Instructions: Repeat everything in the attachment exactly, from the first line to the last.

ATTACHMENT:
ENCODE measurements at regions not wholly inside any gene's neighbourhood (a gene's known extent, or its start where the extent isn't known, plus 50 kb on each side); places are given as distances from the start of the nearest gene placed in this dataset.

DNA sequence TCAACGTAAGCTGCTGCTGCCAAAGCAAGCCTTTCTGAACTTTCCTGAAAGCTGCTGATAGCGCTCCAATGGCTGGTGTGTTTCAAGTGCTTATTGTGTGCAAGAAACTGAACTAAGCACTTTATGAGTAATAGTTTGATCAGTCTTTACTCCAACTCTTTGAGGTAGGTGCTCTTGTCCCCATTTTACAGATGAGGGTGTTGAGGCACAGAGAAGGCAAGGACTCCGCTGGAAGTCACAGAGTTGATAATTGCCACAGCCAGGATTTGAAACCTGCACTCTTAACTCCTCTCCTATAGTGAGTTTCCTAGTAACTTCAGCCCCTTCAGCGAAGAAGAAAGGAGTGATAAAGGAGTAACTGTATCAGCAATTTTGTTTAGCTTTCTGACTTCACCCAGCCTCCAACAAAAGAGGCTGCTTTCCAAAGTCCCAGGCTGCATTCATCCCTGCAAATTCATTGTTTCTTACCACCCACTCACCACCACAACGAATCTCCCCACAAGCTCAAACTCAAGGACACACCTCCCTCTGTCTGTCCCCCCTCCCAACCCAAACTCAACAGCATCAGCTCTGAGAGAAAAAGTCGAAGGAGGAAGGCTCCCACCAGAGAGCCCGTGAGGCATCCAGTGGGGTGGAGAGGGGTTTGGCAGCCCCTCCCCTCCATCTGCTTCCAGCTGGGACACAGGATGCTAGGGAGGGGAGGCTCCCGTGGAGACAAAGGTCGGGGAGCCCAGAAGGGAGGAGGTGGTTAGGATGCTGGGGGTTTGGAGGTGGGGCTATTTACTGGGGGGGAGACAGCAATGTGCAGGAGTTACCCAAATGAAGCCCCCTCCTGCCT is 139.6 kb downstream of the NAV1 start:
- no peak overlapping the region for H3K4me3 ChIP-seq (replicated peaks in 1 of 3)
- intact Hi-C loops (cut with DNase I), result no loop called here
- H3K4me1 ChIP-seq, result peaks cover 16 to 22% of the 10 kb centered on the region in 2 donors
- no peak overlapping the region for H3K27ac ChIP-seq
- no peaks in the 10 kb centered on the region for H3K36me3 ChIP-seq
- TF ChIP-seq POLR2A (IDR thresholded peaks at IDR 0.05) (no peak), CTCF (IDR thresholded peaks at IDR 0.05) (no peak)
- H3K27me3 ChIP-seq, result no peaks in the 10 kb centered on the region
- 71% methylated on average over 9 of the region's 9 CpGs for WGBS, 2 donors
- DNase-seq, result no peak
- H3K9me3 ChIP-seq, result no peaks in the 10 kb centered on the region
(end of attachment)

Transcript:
ENCODE measurements at regions not wholly inside any gene's neighbourhood (a gene's known extent, or its start where the extent isn't known, plus 50 kb on each side); places are given as distances from the start of the nearest gene placed in this dataset.

DNA sequence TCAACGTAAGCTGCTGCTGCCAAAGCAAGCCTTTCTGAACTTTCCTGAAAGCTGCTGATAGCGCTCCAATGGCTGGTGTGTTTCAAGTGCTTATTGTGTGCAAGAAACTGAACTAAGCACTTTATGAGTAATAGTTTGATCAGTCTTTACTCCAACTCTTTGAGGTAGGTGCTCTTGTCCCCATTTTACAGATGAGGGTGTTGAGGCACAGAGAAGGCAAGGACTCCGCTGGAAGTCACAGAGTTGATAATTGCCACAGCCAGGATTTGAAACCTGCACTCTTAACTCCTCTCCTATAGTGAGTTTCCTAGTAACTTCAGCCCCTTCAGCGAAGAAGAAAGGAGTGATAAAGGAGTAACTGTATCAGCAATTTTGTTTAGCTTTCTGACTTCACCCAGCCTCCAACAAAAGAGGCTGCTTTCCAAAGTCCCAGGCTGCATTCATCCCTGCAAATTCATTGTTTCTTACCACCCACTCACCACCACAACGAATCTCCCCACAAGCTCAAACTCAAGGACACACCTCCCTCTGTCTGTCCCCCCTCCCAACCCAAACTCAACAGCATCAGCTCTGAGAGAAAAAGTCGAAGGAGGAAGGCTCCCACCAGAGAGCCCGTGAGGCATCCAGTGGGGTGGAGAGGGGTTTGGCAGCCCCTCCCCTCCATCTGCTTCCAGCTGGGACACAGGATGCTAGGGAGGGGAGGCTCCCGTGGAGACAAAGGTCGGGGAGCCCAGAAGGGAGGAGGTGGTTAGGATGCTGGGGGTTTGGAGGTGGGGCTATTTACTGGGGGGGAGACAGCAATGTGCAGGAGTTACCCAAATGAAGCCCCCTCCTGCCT is 139.6 kb downstream of the NAV1 start:
- no peak overlapping the region for H3K4me3 ChIP-seq (replicated peaks in 1 of 3)
- intact Hi-C loops (cut with DNase I), result no loop called here
- H3K4me1 ChIP-seq, result peaks cover 16 to 22% of the 10 kb centered on the region in 2 donors
- no peak overlapping the region for H3K27ac ChIP-seq
- no peaks in the 10 kb centered on the region for H3K36me3 ChIP-seq
- TF ChIP-seq POLR2A (IDR thresholded peaks at IDR 0.05) (no peak), CTCF (IDR thresholded peaks at IDR 0.05) (no peak)
- H3K27me3 ChIP-seq, result no peaks in the 10 kb centered on the region
- 71% methylated on average over 9 of the region's 9 CpGs for WGBS, 2 donors
- DNase-seq, result no peak
- H3K9me3 ChIP-seq, result no peaks in the 10 kb centered on the region